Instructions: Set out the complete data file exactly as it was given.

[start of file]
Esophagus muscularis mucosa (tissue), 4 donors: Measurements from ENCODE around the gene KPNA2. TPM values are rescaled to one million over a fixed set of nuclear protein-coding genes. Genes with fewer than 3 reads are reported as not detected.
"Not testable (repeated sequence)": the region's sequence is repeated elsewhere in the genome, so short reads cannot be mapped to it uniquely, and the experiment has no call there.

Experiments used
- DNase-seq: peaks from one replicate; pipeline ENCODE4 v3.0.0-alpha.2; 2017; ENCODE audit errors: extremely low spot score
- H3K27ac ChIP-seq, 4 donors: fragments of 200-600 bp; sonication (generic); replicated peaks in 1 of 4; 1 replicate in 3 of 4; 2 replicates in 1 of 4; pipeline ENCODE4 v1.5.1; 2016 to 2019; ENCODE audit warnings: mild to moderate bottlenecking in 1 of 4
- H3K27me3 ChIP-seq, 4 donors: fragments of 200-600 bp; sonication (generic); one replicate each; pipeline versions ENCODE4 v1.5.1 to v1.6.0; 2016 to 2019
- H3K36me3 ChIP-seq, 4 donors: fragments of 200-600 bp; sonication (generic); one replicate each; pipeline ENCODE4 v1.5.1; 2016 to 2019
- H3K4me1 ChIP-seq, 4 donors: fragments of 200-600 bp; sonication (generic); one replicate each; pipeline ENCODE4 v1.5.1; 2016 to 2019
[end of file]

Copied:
Esophagus muscularis mucosa (tissue), 4 donors: Measurements from ENCODE around the gene KPNA2. TPM values are rescaled to one million over a fixed set of nuclear protein-coding genes. Genes with fewer than 3 reads are reported as not detected.
"Not testable (repeated sequence)": the region's sequence is repeated elsewhere in the genome, so short reads cannot be mapped to it uniquely, and the experiment has no call there.

Experiments used
- DNase-seq: peaks from one replicate; pipeline ENCODE4 v3.0.0-alpha.2; 2017; ENCODE audit errors: extremely low spot score
- H3K27ac ChIP-seq, 4 donors: fragments of 200-600 bp; sonication (generic); replicated peaks in 1 of 4; 1 replicate in 3 of 4; 2 replicates in 1 of 4; pipeline ENCODE4 v1.5.1; 2016 to 2019; ENCODE audit warnings: mild to moderate bottlenecking in 1 of 4
- H3K27me3 ChIP-seq, 4 donors: fragments of 200-600 bp; sonication (generic); one replicate each; pipeline versions ENCODE4 v1.5.1 to v1.6.0; 2016 to 2019
- H3K36me3 ChIP-seq, 4 donors: fragments of 200-600 bp; sonication (generic); one replicate each; pipeline ENCODE4 v1.5.1; 2016 to 2019
- H3K4me1 ChIP-seq, 4 donors: fragments of 200-600 bp; sonication (generic); one replicate each; pipeline ENCODE4 v1.5.1; 2016 to 2019